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Questions you were afraid to ask about antibiotics

Antibiotic resistance has been a contentious issue in the livestock sector for many years. Here, Alltech’s Chief Innovation Officer, Aidan Connolly, tackles some challenging questions about the use of antibiotics in rearing animals.

Question 1: Why are antibiotics in animal feed in the first place?

Antibiotics have been good for the world. They have been instrumental in allowing humanity to enjoy a standard and quality of life unimagined prior to their discovery. Initially, antibiotics allowed us to control life-altering and fatal diseases in humans.

Secondarily, they have facilitated the development of a modern, safe and efficient agricultural system that produces food economically, affordably and plentifully for most of the 7 billion people on the planet.

When farmers began putting antibiotics in the feed of animals in the 1950s they did so initially because it resulted in lower mortalities but quickly they also noted their animals grew faster, requiring less feed. Veterinarians later observed better intestinal health and less inflammation during autopsies and surmised that the improved animal performance was most likely due to the more efficient absorption of nutrients in the intestine of those animals.

Photo: Alltech
Photo: Alltech

Question 2: Where does resistance come from?

The simple definition of resistance is “the ability of microbes to resist the effect of antibiotic drugs” and the mechanisms by which bacteria become resistant and pass on that resistance to other bacteria are relatively well known. Bacteria adapt very quickly to the environment, so when antibiotics are used continuously, the bacteria they are meant to kill can adapt, survive and replicate making it extremely difficult to kill the remaining bacteria. Resistance can develop through selective pressure (that is, when antibiotics kill some but not all of a bacterial group), mutation and gene transfer. These 3 mechanisms can also combine, as when bacteria not only become resistant to antibiotics, but also start to pass that characteristic on to other bacteria present in the gut.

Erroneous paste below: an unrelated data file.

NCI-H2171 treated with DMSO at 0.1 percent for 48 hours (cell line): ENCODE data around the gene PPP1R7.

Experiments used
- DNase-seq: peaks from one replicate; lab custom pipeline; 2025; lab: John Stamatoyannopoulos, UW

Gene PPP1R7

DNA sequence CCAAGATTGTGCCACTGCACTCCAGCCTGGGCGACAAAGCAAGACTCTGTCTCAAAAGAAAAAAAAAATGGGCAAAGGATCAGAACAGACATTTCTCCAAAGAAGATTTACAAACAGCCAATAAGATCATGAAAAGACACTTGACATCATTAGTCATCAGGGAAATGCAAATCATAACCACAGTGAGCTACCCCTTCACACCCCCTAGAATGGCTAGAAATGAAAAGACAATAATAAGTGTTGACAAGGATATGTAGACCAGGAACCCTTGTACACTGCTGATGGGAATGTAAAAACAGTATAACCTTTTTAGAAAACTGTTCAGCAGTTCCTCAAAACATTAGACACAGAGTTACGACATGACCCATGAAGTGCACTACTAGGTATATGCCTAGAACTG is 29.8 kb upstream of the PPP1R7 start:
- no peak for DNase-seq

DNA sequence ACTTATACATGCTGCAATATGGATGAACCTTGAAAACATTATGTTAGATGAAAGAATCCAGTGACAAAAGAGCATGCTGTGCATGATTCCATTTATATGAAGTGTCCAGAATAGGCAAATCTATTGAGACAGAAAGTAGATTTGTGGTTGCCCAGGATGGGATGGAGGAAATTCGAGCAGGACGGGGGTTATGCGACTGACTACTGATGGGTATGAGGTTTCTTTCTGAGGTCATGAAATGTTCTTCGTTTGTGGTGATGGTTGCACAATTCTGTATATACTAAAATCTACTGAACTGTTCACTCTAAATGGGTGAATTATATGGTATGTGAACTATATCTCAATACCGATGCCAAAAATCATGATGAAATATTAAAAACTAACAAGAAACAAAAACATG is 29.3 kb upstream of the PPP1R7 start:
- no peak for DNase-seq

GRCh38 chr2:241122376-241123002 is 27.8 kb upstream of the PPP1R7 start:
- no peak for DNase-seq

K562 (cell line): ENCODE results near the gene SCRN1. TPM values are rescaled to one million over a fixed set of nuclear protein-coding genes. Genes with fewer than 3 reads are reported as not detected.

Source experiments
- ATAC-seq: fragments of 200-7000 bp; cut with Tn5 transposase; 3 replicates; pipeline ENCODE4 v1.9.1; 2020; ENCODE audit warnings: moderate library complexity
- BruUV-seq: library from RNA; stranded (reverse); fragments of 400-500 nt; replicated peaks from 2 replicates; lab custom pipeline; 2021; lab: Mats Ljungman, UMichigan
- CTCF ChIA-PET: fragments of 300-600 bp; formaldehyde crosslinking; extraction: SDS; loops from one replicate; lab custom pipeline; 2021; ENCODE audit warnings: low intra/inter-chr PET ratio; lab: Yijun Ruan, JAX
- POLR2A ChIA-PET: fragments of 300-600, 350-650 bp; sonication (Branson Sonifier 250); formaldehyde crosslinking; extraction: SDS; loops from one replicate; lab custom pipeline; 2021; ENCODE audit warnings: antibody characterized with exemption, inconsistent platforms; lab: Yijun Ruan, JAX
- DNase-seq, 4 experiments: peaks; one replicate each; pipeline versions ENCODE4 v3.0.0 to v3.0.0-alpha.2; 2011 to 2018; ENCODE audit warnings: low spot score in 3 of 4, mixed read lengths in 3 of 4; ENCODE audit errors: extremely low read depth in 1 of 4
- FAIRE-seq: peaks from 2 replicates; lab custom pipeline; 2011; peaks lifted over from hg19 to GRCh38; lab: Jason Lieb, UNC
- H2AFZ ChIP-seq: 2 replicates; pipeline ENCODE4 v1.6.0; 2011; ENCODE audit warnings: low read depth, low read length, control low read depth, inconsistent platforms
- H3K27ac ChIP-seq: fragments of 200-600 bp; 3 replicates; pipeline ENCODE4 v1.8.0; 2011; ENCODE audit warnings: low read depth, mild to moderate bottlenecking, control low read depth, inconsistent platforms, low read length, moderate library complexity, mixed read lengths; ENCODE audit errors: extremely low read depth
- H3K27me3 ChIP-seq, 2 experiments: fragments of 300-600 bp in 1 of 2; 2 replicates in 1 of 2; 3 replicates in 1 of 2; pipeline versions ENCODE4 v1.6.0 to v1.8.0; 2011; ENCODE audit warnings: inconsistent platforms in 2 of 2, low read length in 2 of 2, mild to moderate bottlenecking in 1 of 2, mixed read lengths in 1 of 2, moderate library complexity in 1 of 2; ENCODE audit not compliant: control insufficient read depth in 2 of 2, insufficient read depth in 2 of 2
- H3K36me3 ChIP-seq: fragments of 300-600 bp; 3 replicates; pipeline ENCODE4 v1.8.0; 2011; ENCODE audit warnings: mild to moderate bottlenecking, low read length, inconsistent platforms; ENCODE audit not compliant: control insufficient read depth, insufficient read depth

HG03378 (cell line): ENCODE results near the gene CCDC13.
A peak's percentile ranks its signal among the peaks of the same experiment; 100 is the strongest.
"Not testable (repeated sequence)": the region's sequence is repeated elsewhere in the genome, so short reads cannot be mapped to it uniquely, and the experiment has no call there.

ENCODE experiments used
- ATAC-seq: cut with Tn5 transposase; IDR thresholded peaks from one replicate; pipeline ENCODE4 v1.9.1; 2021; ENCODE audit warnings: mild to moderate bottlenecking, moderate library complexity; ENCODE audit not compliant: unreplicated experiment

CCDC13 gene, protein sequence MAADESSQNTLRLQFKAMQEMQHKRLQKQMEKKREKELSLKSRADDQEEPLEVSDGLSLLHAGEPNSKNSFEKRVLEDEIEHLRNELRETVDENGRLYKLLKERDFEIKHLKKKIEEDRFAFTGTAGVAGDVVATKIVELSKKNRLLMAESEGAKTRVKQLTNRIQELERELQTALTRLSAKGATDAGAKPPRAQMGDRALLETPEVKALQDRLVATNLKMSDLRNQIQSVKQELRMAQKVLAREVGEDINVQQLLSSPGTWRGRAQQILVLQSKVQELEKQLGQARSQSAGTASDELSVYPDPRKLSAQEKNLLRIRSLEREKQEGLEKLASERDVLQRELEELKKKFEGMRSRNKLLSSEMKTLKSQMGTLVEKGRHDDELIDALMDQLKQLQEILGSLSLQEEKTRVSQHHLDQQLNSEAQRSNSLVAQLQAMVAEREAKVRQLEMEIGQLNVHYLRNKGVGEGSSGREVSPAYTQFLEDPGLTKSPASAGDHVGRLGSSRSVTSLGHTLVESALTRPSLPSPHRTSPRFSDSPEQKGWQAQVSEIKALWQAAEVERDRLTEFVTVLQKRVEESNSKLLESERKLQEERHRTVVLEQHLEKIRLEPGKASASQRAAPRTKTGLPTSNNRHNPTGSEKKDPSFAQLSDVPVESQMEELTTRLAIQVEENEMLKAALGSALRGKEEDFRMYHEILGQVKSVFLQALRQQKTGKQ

There are many sources of resistance with examples in humans and animals, including the inappropriate use of drugs or inadequate diagnostics in hospitals or veterinarian situations, the use of antimicrobial soap in bathrooms, the use of zinc oxide or copper sulphate in the diets of animals, and the use of chlorine in water of humans and animals alike. Scientists have demonstrated that these and any substances that create pressure on a microbial population lead to changes similar to the passage of resistance.

Overall, humans are the main source of resistance, due to the misuse of antibiotics, not using them for the time period recommended by their doctors, or not using the recommended dose. Hospitals and homes for the elderly have become hot spots of resistance, which puts older people, very young people and immune-comprised people who are the least capable of fighting off infection without antibiotics at the highest risk.

It is clear that antibiotic use in humans is not uniform. For example, looking at a map of the US, antibiotic misuse per 1000 people tends to be concentrated in the eastern part of the country rather than the west, with over-prescription particularly prevalent in the South and Midwest. Recent studies indicate that an average of 506 antibiotic prescriptions are administered per 1000 doctor visits, while experts concluded that only slightly more than half of these prescriptions were actually necessary or appropriate.

In animals, resistance works the same way, and the passage of resistance from animals to humans can occur through contact with live animals or environmental contamination. (In 2005, the CDDEP found that when antibiotics are fed to animals 90% go through urine and 75% were found in faeces; more recently antibiotic resistant bacteria have been found in water systems, waste treatment and in dust carried by air.) It also seems to be possible for resistance to be passed through the consumption of meat, milk and eggs from contaminated animals (for example, a US study found that 53% of grocery chicken contained antibiotic resistant E. coli).

Farmers are often irritated that activists focus on antibiotics in animal food, when the majority of resistance come from human misuse/overuse/abuse, but the general public finds it easy to agree with Prince Charles (speaking to the Royal Society in London) when he said, “I find it difficult to understand how we can continue to allow most of the antibiotics used in farming, many of which are also used in human medicine, to be administered to healthy animals.”

Read the rest of Aidan Connolly's post, including the next five questions and answers, here.